Picture this: a battlefield, where two armies are rallied for battle. This battle has been building for a generation: the leading warriors on both sides grew up together, and have been in conflict since their youth.
On one side we have an army led by the five Pandava brothers, warrior of high virtue and skill, defenders of the weak and of what is good and true, devotees of Lord Krishna and beloved by all. On the other side the army led by the greedy, selfish, wicked Kauravas; one hundred brothers led by the most ignorant and evil of them all. Even though there is a clear distinction between the good and the bad guys, there are valiant and honorable warriors on both sides. And both armies are immense, encompassing all families, dynasties and tribes of the time. This war will leave millions dead.
Krishna and Arjuna
The most accomplished of all these warriors is Arjuna. He is one of the good five brothers and has achieved what no one has achieved before: he possesses magical and mystical powers and his success has been predicted by all sages and gods. Just before the battle is about to start he asks his friend and cousin Krishna, who has agreed to be his charioteer during the battle, to take him to the battlefield so he can see the other army. And what does he see? His cousins, uncles, teachers and friends. Overwhelmed, he says that he would rather die than kill so many. He collapses in his chariot and refuses to fight. It may sound like a noble thing, but Arjuna is a warrior by heart and to fight this battle is his higher duty: he has been preparing for this moment his whole life. What follows is a dialogue between these two characters, Krishna and Arjuna; in the beginning, Krishna explains why some battles need to be fought and that Arjuna’s doubts are “folly masked as wisdom”. But throughout the 18 chapters, the discussion evolves into deep metaphysical issues about life, death, right living, the nature of the universe and much much more. This dialogue between master and disciple, between our daily worries and our divine intuition, between God and man is the Bhagavad Gita, The Divine Song.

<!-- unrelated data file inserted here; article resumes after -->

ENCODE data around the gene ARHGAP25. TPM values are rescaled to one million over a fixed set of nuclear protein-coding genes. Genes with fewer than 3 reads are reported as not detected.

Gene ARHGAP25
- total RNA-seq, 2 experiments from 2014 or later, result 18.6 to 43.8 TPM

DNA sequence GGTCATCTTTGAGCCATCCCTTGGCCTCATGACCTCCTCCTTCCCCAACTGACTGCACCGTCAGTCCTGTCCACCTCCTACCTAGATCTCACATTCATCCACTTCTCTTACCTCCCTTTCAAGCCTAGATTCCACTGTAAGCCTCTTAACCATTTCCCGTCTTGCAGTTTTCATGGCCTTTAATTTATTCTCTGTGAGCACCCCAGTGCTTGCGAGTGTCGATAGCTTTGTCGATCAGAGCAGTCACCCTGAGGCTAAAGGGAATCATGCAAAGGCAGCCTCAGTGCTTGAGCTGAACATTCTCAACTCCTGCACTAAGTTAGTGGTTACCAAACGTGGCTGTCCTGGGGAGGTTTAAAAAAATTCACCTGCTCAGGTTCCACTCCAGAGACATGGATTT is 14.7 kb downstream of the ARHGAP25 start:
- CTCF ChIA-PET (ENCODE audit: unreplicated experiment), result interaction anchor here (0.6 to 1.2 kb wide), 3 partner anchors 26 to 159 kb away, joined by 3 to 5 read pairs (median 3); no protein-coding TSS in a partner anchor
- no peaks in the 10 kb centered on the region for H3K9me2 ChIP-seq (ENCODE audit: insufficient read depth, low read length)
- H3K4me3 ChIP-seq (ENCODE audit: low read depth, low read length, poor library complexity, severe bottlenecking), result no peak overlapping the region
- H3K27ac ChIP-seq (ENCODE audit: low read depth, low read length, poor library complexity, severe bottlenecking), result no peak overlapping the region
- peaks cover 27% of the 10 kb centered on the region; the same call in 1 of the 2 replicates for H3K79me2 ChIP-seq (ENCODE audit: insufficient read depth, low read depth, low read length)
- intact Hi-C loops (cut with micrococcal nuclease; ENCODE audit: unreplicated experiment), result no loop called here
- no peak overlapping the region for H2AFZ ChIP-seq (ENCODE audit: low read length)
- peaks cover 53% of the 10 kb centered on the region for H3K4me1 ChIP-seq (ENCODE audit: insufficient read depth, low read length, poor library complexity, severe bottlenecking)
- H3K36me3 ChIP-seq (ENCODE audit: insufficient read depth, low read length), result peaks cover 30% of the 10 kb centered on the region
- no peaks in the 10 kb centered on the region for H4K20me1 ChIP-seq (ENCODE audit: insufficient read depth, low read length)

How Did I Do?
In the very first verse of the Gita, before this dialogue begins, the blind king, father of the one hundred bad brothers, asks his adviser: “in the sacred field of battle, how did they (my sons) do?” There is much to say about this particular verse, and Paramahansa Yogananda, who for me is one of the great authorities on the Gita, spends more than 70 pages commenting on that verse alone. He explains that the hundred brothers are an analogy for the hundreds of desires, distractions, selfish patterns of behavior that we all carry inside of us. And that the good 5 Pandava brothers stand for the 5 inner centers of energy and consciousness that we also possess, and which we can awaken to their true potential of goodness and virtue. And this battle is the battle that we all wage every day of our lives, between our best intentions and our most deep-seated selfishness. Yogananda explains that every yogi – or every person invested in becoming better – should ask themselves this question every day: “in the field of battle that is life, this field of battle between the best and the worst in me, how did I do?”
Some days the answer is uplifting, many days it covers us in shame. But one thing is for sure: it makes one go back into the field the next day with renewed determination and love.